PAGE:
As we prepare to say good-bye and good riddance to the year 2020, we hesitatingly welcome 2021. What will the new year bring? Can it be worse than last year? Are we prepared to deal with what else may be coming? Did we learn lessons in 2020 that will help us? These are valid questions for everyone, and they apply equally to lab safety professionals. We dealt with PPE shortages, new and additional testing, staffing shortages, and even the fears felt by our co-workers. Some of these issues persist, but there are ways to deal with them.
Maybe the past year made you feel like you and your staff didn’t have a strong enough grasp of biosafety practices in the workplace. After all, questions came up about the basics. How should specimens be transported? Should we wear gloves when carrying bags of COVID-19 swab specimens down the hallway? Should I wear my shoes home? These were valid questions, and they were asked often as the pandemic progressed. However, they are questions that should be asked by those who work with biohazards in the workplace every day.
One new resource for healthcare professionals concerned about protection from biohazards is the BMBL6. The Biosafety in Microbiology and Biomedical Laboratories document published by the CDC has been the definitive resource for safe laboratory biosafety practices in the United States since it was first published in 1984. The 6th edition has recently been released, and it contains some very helpful upgrades. This outstanding resource now provides information about large-scale biosafety, clinical laboratory biosafety, inactivation of biological pathogens, and laboratory sustainability. A new focus on Risk Assessments is evident throughout the publication as well which can help users identify and mitigate the biohazard risks in their workplace. The BMBL6 is a great tool that can be used to update your safety program and to help keep your staff safe as they continue to work with new pathogens and new testing platforms.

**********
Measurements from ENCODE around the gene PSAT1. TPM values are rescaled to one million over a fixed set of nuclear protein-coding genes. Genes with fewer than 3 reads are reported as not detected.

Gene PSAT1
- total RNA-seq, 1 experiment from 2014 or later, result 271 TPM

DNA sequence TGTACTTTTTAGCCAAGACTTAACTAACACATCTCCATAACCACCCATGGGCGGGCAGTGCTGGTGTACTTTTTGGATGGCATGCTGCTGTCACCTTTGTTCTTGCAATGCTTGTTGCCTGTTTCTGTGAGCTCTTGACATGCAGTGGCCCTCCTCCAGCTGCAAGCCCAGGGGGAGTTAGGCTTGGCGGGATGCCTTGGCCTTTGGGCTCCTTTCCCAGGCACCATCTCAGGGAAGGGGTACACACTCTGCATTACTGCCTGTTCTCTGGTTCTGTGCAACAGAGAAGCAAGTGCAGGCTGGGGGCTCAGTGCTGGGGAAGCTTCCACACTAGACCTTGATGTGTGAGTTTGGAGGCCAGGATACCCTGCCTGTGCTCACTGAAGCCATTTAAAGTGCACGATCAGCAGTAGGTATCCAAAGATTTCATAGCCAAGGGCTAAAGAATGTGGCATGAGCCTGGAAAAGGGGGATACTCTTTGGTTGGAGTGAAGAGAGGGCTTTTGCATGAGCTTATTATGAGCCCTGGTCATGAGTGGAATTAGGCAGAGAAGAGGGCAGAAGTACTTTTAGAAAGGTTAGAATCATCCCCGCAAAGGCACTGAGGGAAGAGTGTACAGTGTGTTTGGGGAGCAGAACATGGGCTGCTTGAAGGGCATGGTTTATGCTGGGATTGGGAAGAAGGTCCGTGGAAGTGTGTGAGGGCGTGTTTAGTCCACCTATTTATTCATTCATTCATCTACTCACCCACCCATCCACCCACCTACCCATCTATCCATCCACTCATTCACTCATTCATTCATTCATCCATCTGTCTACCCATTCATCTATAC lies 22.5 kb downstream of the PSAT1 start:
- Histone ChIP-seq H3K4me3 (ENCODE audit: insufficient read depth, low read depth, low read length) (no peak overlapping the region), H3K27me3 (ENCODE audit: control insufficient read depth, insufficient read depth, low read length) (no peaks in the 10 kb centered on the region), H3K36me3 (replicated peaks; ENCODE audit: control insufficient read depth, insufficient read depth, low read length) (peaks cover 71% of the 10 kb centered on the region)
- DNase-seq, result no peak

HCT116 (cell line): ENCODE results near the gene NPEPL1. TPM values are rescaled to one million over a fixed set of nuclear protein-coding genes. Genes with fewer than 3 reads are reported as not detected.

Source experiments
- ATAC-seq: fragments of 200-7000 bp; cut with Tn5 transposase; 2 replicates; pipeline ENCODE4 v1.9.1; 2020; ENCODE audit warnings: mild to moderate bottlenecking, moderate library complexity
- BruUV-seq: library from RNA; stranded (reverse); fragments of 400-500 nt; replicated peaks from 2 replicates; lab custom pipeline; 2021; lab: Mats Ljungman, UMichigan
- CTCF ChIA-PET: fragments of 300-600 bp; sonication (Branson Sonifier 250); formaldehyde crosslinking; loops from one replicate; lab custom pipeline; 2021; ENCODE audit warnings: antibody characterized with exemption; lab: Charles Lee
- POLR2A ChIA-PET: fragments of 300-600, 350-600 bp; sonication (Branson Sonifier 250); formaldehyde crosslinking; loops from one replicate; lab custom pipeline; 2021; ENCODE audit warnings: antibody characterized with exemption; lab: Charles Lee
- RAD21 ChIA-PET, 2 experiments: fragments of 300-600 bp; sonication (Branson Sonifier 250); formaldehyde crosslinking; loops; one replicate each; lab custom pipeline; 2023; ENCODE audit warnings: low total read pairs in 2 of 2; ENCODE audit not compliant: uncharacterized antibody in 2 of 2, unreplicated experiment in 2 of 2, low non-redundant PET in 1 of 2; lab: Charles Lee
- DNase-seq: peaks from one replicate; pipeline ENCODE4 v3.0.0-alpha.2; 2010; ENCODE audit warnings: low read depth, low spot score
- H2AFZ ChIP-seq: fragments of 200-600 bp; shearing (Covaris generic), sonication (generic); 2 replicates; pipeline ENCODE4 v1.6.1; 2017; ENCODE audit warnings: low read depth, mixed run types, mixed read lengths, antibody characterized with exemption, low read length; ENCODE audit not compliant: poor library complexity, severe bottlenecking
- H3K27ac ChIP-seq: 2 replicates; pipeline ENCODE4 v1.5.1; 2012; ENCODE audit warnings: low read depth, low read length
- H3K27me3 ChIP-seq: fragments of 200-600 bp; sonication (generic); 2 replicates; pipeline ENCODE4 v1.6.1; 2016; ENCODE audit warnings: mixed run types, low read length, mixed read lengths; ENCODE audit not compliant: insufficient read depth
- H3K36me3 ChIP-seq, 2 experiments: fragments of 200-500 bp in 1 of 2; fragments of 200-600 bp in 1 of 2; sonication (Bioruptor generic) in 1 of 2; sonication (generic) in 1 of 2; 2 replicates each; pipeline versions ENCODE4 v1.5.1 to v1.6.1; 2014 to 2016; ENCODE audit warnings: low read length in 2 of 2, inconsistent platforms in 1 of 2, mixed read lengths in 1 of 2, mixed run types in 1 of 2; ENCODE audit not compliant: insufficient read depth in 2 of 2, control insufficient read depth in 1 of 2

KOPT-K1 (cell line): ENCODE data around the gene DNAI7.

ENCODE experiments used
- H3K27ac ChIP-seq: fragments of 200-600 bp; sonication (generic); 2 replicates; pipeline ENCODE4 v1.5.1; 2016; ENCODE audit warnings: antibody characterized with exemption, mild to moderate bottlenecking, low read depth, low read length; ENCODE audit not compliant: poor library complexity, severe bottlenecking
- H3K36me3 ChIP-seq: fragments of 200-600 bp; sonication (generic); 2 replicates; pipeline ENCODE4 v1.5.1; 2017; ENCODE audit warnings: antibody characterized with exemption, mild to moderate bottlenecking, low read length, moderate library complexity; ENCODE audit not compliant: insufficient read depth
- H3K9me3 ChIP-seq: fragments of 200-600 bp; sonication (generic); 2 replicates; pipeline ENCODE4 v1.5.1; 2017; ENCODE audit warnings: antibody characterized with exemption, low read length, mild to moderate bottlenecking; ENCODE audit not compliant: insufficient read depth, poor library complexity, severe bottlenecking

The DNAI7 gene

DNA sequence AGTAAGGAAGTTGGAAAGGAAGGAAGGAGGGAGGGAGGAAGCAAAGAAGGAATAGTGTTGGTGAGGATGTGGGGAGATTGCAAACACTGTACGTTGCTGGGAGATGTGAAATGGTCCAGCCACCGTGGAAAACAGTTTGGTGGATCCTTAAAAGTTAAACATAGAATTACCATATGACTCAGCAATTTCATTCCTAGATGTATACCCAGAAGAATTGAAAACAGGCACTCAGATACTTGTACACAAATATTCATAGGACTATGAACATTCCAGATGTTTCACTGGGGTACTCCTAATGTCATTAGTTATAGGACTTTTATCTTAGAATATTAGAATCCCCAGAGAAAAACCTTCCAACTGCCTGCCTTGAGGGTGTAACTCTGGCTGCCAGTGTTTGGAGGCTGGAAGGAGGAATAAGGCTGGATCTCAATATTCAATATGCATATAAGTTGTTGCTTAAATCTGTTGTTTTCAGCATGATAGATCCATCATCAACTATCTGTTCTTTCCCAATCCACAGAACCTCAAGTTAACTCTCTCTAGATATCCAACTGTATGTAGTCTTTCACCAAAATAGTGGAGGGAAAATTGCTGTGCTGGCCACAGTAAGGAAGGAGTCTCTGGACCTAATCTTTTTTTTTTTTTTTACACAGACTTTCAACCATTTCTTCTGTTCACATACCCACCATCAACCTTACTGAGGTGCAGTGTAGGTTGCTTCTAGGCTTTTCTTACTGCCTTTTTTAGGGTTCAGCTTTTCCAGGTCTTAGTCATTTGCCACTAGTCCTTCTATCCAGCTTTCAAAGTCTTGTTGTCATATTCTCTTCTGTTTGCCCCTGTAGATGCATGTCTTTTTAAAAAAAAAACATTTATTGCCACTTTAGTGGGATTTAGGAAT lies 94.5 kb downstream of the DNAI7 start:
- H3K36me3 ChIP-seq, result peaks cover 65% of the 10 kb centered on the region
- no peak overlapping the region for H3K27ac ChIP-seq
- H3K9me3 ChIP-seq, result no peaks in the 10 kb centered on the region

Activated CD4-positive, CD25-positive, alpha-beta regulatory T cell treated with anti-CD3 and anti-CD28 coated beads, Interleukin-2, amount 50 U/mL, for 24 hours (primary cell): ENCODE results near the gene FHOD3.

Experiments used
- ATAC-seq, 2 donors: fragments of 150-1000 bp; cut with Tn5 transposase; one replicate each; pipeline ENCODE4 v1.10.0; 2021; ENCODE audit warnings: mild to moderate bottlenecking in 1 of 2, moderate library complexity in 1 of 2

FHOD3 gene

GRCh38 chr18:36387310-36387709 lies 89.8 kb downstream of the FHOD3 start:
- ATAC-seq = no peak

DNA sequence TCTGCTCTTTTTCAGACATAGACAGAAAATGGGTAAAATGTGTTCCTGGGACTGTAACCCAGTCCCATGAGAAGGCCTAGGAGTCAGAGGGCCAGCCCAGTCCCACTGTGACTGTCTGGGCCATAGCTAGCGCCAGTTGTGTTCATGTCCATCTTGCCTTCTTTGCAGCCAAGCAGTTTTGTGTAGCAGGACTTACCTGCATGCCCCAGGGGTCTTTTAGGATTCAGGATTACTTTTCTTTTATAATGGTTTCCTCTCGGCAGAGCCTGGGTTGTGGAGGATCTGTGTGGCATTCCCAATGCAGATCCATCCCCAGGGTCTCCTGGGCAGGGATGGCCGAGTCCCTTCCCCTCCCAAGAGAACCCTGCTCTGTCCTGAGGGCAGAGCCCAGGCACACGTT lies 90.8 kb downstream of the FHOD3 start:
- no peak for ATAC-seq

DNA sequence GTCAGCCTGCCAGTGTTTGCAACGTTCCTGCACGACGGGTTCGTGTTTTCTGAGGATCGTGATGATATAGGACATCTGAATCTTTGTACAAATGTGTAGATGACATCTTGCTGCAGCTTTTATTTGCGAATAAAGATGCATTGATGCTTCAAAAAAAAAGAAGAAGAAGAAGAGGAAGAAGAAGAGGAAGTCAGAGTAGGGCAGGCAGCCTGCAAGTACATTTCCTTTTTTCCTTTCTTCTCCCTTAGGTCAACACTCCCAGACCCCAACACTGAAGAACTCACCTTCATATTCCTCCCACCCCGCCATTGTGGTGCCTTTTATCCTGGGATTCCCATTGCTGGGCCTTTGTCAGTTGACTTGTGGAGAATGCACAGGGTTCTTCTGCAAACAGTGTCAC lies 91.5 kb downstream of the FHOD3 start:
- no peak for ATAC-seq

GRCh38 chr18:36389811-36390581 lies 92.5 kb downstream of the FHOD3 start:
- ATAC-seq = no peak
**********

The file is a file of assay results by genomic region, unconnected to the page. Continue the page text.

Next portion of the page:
PPE supply shortages still linger for many healthcare facilities, and as the pandemic continues, more purchasing limitations are expected. The CDC already posted guidelines which can help organizations optimize the use of current PPE supplies. Strategies such as prolonged PPE use and disinfection are just some possibilities that can help ( https://www.cdc.gov/coronavirus/2019-ncov/hcp/ppe-strategy/index.html). As we move into the next year, consider purchasing more reusable PPE. Reusable goggles and face shields are offered by many manufacturers. Washable lab coats and gowns can also be purchased, although it may take a while to get the supplies because of high demand. Because of continued shortages, the reprocessing of N95 respirators has become more common using hydrogen peroxides mists or UV lights.
2020 also brought delays in healthcare accreditation audits and inspections as many agencies could not travel and the number of willing inspectors decreased. Some organizations will now offer virtual inspections. As the new year begins, we will have to remember to continue to be ever-ready and to maintain our safety programs to ensure regulations are being followed. Previously unannounced inspections are now scheduled, and safety policies and procedures may be reviewed by the inspectors electronically ahead of the inspection dates. Staying inspection-ready and knowing how to handle new audit styles will be challenges in 2021.
While we might be happy to see this unusual year come to a close, for that sake of safety, we still have to remain vigilant. One lesson learned is that we have to be ready for the unexpected. Our safety programs need to be diverse and able to keep staff safe in many circumstances. If we use the resources and tools available to us, we can work through the next year smoothly and safely.